Intended for healthcare professionals

Practice Rational Imaging

Imaging of neck lumps

BMJ 2014; 349 doi: (Published 21 October 2014) Cite this as: BMJ 2014;349:g6136
  1. Paula Bradley, specialist registrar, otolaryngology1,
  2. Nigel Beasley, consultant otolaryngology2,
  3. Iain Au-Yong, consultant radiologist3
  1. 1Northern Deanery, Newcastle Upon Tyne, UK
  2. 2Queens Medical Centre, Nottingham, UK
  3. 3Kings Mill Hospital, Sutton in Ashfield NG17 4JL, UK
  1. Correspondence to: I Au-Yong iauyong{at}
  • Accepted 28 July 2014

Learning points

  • “Red flags” for head and neck cancer include the persistence of oral ulceration or red-white mucosal patches, hoarseness, dysphagia, unilateral otalgia, or a neck mass

  • Consider urgent referral of patients with these features to a specialist, without first arranging imaging in primary care, because this may delay diagnosis

  • Ultrasound imaging with fine needle aspiration or core biopsy is useful in the initial investigation of neck lumps, with good sensitivity and high specificity for the diagnosis of pathological lymph nodes

  • Computed tomography, magnetic resonance imaging, and positron emission tomography-computed tomography are used in the hospital setting to stage the tumour by defining the extent of the primary tumour, locoregional disease, and metastatic disease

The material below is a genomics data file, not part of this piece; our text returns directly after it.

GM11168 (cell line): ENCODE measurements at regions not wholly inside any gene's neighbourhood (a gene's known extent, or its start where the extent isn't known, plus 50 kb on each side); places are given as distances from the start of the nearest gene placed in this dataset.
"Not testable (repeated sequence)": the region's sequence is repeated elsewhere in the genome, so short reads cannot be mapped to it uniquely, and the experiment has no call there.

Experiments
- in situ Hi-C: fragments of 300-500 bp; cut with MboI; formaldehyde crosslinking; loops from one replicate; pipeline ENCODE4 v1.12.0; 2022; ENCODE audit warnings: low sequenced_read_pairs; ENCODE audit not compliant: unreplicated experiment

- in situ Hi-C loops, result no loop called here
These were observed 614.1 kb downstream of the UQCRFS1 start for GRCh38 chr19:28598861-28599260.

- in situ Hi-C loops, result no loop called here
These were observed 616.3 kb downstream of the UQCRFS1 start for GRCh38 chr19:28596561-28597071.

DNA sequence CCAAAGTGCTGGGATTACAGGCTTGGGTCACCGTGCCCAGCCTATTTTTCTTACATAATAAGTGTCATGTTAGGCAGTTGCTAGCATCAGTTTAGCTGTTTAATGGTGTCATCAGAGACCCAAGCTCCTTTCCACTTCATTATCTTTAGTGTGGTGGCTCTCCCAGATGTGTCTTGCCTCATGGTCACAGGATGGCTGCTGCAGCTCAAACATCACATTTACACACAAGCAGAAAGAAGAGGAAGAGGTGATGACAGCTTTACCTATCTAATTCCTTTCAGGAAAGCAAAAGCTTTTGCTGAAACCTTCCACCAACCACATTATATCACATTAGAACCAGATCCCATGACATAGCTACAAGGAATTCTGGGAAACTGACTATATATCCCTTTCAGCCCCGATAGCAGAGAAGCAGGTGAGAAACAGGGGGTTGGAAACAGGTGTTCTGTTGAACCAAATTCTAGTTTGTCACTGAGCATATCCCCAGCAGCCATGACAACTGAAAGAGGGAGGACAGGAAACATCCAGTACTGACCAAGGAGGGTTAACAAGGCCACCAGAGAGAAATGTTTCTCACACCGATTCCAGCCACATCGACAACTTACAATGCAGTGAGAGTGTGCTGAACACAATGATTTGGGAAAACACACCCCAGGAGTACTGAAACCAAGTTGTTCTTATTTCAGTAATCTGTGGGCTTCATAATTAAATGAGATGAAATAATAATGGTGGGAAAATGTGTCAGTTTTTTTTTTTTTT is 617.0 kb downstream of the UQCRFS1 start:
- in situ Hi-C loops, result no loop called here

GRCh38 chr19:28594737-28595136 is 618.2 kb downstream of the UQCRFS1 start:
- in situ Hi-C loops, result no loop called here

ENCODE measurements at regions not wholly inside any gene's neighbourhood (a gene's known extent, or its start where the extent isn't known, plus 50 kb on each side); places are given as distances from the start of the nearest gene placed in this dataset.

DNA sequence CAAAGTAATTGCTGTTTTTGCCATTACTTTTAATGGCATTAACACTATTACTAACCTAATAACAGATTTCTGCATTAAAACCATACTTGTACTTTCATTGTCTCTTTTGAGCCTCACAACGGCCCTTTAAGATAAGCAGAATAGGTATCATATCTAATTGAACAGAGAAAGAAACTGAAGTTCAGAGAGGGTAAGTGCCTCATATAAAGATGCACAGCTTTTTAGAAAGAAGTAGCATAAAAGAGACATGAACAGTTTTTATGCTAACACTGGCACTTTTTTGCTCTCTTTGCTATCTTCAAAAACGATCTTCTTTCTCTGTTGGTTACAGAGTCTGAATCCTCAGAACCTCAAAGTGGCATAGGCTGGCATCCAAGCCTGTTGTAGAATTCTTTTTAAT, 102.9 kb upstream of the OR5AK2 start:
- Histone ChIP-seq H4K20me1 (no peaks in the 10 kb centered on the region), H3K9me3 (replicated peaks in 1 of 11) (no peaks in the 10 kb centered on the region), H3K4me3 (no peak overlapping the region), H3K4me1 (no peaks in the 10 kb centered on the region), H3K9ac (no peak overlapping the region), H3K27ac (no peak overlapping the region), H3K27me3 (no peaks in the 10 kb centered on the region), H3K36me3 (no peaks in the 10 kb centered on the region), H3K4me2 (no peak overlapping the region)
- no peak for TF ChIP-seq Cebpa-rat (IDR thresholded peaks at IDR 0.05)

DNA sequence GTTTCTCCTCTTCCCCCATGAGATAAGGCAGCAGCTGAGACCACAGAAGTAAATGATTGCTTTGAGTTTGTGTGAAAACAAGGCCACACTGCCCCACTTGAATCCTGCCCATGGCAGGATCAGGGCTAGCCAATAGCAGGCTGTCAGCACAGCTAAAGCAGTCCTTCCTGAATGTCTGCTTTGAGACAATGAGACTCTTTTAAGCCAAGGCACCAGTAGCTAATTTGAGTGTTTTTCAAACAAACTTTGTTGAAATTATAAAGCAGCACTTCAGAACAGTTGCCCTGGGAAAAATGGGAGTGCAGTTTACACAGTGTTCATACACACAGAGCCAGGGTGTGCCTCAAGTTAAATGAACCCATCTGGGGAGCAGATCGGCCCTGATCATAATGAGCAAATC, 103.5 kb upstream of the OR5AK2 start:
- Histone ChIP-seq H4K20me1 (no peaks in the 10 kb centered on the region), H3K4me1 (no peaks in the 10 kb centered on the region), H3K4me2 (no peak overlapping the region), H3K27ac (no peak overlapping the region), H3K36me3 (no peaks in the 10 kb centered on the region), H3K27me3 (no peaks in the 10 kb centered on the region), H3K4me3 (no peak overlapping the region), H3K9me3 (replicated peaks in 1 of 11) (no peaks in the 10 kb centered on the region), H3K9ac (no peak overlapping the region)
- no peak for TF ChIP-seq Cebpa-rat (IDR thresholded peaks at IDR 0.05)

A 47 year old man presented to his primary care physician with a six month history of a left sided sore throat, ipsilateral otalgia, and a six week history of a left sided neck mass. He had never smoked and drank less than 5 units of alcohol a week. He was referred urgently to an otolaryngologist with suspected cancer.


Head and neck cancer has traditionally been associated with tobacco and alcohol consumption, although increasing numbers of patients are being diagnosed with tumours that are positive for human papillomavirus group 16 (HPV-16).1 2

Squamous cell carcinoma of the head and neck can arise from any mucosal surface in the upper aerodigestive tract. Any patient presenting with “red flag” signs and symptoms (box 1) should be urgently referred to a head and neck service for suspected cancer (a two week wait pathway in the UK). Disease can be rapidly progressive, so timely diagnosis and treatment is crucial.

Box 1: Red flag signs and symptoms for cancer of the head and neck3

  • Hoarseness for more than six weeks

  • Ulceration of oral mucosa of more than three weeks’ duration

  • Oral swellings of more than three weeks’ duration

  • All red or white patches of the oral …

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